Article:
Stahel PF, Barnum SR. (1997) Bacterial meningitis: Complement gene expression in the central nervous system. Immunopharmacology 38: 65–72.
Barker MD, Monk PN. (1997) Structure-function relationships of leucocyte chemoattractant receptors. Biochem. Soc. Trans. 25: 1027–1031.
Crass T, Ames RS, Sarau HM, et al. (1999) Chimeric receptors of the human C3a receptor and C5a receptor (CD88). J. Biol. Chem. 274: 8367–8370.
Klickstein LB, Wong WW, Smith JA, Weis JH, Wilson JG, Fearon DT. (1987) Human C3b/C4b receptor (CR1). Demonstration of long homologous repeating domains that are composed of the short consensus repeats characteristic of C3/C4 binding proteins. J. Exp. Med. 165: 1095–1112.
Krych M, Hourcade D, Atkinson JP. (1991) Sites within the complement C3b/C4b receptor important for the specificity of ligand binding. Proc. Natl. Acad. Sci. U.S.A. 88: 4353–4357.
Lea S, Powell R, Evans D. (1999) Crystallization and preliminary X-ray diffraction analysis of a biologically active fragment of CD55. Acta Crystallogr. D Biol. Crystallogr. 55: 1198–1200.
Ahearn JM, Rosengard AM. (1998) Complement receptors. In: Volanakis JE, Frank MM (eds). The Human Complement System in Health and Disease. Marcel Dekker, New York, pp. 167–202.
Pascual M, Duchosal MA, Steiger G, et al. (1993) Circulating soluble CR1 (CD35): Serum levels in diseases and evidence for its release by human leukocytes. J. Immunol.151: 1702–1711.
Weisman HF, Bartow T, Leppo MK, et al. (1990) Soluble human complement receptor typw 1: In vivo inhibitor of complement suppressing postischemic myocardial inflammation and necrosis. Science 249: 146–151.
Piddlesden SJ, Storch MK, Hibbs M, Freeman AM, Lassman H, Morgan BP. (1994) Soluble recombinant complement receptor 1 inhibits inflammation and demyelination in antibody-mediated demyelinating experimental allergic encephalomyelitis. J. Immunol. 152: 5477–5484.
Jung S, Toyka KV, Hartung HP. (1995) Soluble complement receptor type 1 inhibits experimental autoimmune neuritis in Lewis rats. Neurosci. Lett. 200: 167–170.
Piddlesden SJ, Jiang SS, Levin JL, Vincent A, Morgan BP. (1996) Soluble complement receptor 1 (sCR1) protects against experimental autoimmune myasthenia gravis. J. Neuroimmunol. 71: 173–177.
Dellinger RP, Zimmerman JL, Straube RC, et al. (1996) Results of a phase I trial of soluble complement receptor type 1 (TP10) in acute lung injury (ALI). Crit. Care Med. 24 (Suppl. 2): A29.
Swift AJ, Collins TS, Bugelski P, Winkelstein JA. (1994) Soluble complement receptor type 1 inhibits complement-mediated host defense. Clin. Diagn. Lab. Immunol. 1: 585–589.
Scesney SM, Makrides SC, Gosselin ML, et al. (1996) A soluble deletion mutant of the human complement receptor type 1, which lacks the C4b binding site, is a selective inhibitor of the alternative complement pathway. Eur. J. Immunol. 26: 1729–1735.
Kalli KR, Hsu PH, Bartow, et al. (1991) Mapping of the C3b binding sites of CR1 and construction of a (CR1)2-F(ab’)2 chimeric complement inhibitor. J. Exp. Med. 174: 1451–1460.
Mulligan MS, Warner RL, Rittershaus CW, et al. (1999) Endothelial targeting and enhanced antiinflammatory effects of complement inhibitors possessing sialyl Lewisx moieties. J. Immunol. 162: 4952–4959.
Ritterhaus CW, Thomas LJ, Miller DP, et al. (1999) Recombinant glycoproteins that inhibit complement activation and also bind the selectin adhesion molecules. J. Biol. Chem. 274: 11237–11244.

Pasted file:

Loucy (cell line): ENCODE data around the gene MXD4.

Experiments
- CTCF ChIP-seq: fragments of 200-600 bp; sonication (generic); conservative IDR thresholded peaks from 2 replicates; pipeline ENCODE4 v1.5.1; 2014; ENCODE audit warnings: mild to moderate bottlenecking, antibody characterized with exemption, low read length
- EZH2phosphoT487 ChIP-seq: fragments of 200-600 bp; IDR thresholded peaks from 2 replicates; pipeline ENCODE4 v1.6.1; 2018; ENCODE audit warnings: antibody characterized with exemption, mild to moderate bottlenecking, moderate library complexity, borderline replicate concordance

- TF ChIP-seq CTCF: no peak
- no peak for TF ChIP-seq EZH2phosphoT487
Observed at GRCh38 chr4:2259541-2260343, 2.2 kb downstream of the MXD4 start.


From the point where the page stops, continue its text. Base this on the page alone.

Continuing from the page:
Christiansen D, Milland J, Thorley BR, McKenzie IFC, Loveland BE. (1996) A functional analysis of recombinant soluble CD46 in vivo and a comparison with recombinant soluble forms of CD55 and CD35 in vitro. Eur. J. Immunol. 26: 578–585.
Higgins PJ, Ko JL, Lobell R, Sardonini C, Alessi MK, Yeh CG. (1997) A slouble chimeric inhibitor complement inhibitory protein that possess both decay-accelerating and factor I cofactor activies. J. Immunol. 158: 2872–2881.
Kim YU, Kinoshita T, Molina H, et al. (1995) Mouse complement regulatory protein Crry/p65 uses the specific mechanisms of both human decay-accelerating factor and membrane cofactor protein. J. Exp. Med. 181: 151–159.
Quigg RJ, He C, Lim A, et al. (1998) Transgenic mice overexpressing the complement inhibitor crry as a soluble protein are protected from antibody-induced glomerular injury. J. Exp. Med. 188: 1321–1331.
Davoust N, Nataf S, Holers MV, Berthiaume D, Campbell IL, Barnum SR. (1998) Development of transgenic mice with astrocyte-targeted expression of a soluble inhibitor of complement. J. Neuroimmunol. 90: 47A.
Sahu A, Kay BK, Lambris JD. (1996) Inhibition of human complement by a C3-binding peptide isolated from a phage-displayed random peptide library. J. Immunol. 157: 884–891.
Nilsson B, Larsson R, Hong J, et al. (1998) Compstatin inhibits complement and cellular activation in whole blood in two models of extracorporeal circulation. Blood 92: 1661–1667.
Fiane AE, Mollnes TE, Videm V, et al. (1999) Prolongation of ex vivo-perfused pig xenograft survival by the complement inhibitor compstatin. Transplant. Proc. 31: 934–935.
Evans MJ, Rollins SA, Wolff DW, et al. (1995) In vitro and in vivo inhibition of complement activity by a single chain Fv fragment recognizing human C5. Mol. Immunol. 32: 1183–1195.
Wang Y, Rollins SA, Madri JA, Matis LA. (1995) Anti-C5 monoclonal antibody therapy prevents collagen-induced arthritis and ameliorates established disease. Proc. Natl. Acad. Sci. U.S.A. 92: 8955–8959.
Wang Y, Hu Q, Madri JA, Rollins SA, Chodera A, Matis LA. (1996) Amelioration of lupus-like autoimmune disease in NXB/W F1 mice after treatment with a blocking monoclonal antibody specific for complement component C5. Proc. Natl. Acad. Sci. U.S.A. 93: 8563–8568.
Thomas TC, Rollins SA, Rother RP, et al. (1996) Inhibition of complement activity by humanized anti-C5 antibody and single-chain Fv. Mol. Immunol. 33: 1389–1401.